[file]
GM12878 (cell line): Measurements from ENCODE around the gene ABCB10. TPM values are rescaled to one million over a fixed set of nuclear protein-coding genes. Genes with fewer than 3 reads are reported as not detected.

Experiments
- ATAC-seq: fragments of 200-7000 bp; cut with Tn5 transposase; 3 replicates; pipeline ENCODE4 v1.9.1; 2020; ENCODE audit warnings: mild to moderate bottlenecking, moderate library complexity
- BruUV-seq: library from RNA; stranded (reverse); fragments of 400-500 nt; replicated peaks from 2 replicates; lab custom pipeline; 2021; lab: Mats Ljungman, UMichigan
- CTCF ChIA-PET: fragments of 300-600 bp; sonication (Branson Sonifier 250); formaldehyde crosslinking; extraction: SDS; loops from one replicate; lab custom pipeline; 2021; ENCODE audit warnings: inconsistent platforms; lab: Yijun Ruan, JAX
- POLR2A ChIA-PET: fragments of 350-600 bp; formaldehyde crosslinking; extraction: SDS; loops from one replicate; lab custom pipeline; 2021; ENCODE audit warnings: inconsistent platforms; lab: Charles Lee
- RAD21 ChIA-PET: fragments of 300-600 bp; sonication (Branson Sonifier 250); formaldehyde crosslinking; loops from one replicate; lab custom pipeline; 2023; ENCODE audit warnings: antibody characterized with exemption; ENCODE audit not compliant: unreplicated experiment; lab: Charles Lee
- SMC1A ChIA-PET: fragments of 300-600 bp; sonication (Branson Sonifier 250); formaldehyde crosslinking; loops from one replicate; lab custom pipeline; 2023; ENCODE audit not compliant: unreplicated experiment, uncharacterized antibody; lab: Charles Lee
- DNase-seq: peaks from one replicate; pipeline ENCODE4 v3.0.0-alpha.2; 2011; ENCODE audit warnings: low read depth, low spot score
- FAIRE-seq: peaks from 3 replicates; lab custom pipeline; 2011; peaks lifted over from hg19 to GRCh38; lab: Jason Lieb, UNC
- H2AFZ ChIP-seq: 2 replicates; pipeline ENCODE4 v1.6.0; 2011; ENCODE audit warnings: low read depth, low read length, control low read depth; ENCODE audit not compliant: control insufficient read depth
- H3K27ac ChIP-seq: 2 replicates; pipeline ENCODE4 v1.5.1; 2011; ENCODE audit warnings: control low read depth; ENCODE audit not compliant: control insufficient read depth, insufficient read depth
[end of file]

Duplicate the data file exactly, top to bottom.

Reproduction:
GM12878 (cell line): Measurements from ENCODE around the gene ABCB10. TPM values are rescaled to one million over a fixed set of nuclear protein-coding genes. Genes with fewer than 3 reads are reported as not detected.

Experiments
- ATAC-seq: fragments of 200-7000 bp; cut with Tn5 transposase; 3 replicates; pipeline ENCODE4 v1.9.1; 2020; ENCODE audit warnings: mild to moderate bottlenecking, moderate library complexity
- BruUV-seq: library from RNA; stranded (reverse); fragments of 400-500 nt; replicated peaks from 2 replicates; lab custom pipeline; 2021; lab: Mats Ljungman, UMichigan
- CTCF ChIA-PET: fragments of 300-600 bp; sonication (Branson Sonifier 250); formaldehyde crosslinking; extraction: SDS; loops from one replicate; lab custom pipeline; 2021; ENCODE audit warnings: inconsistent platforms; lab: Yijun Ruan, JAX
- POLR2A ChIA-PET: fragments of 350-600 bp; formaldehyde crosslinking; extraction: SDS; loops from one replicate; lab custom pipeline; 2021; ENCODE audit warnings: inconsistent platforms; lab: Charles Lee
- RAD21 ChIA-PET: fragments of 300-600 bp; sonication (Branson Sonifier 250); formaldehyde crosslinking; loops from one replicate; lab custom pipeline; 2023; ENCODE audit warnings: antibody characterized with exemption; ENCODE audit not compliant: unreplicated experiment; lab: Charles Lee
- SMC1A ChIA-PET: fragments of 300-600 bp; sonication (Branson Sonifier 250); formaldehyde crosslinking; loops from one replicate; lab custom pipeline; 2023; ENCODE audit not compliant: unreplicated experiment, uncharacterized antibody; lab: Charles Lee
- DNase-seq: peaks from one replicate; pipeline ENCODE4 v3.0.0-alpha.2; 2011; ENCODE audit warnings: low read depth, low spot score
- FAIRE-seq: peaks from 3 replicates; lab custom pipeline; 2011; peaks lifted over from hg19 to GRCh38; lab: Jason Lieb, UNC
- H2AFZ ChIP-seq: 2 replicates; pipeline ENCODE4 v1.6.0; 2011; ENCODE audit warnings: low read depth, low read length, control low read depth; ENCODE audit not compliant: control insufficient read depth
- H3K27ac ChIP-seq: 2 replicates; pipeline ENCODE4 v1.5.1; 2011; ENCODE audit warnings: control low read depth; ENCODE audit not compliant: control insufficient read depth, insufficient read depth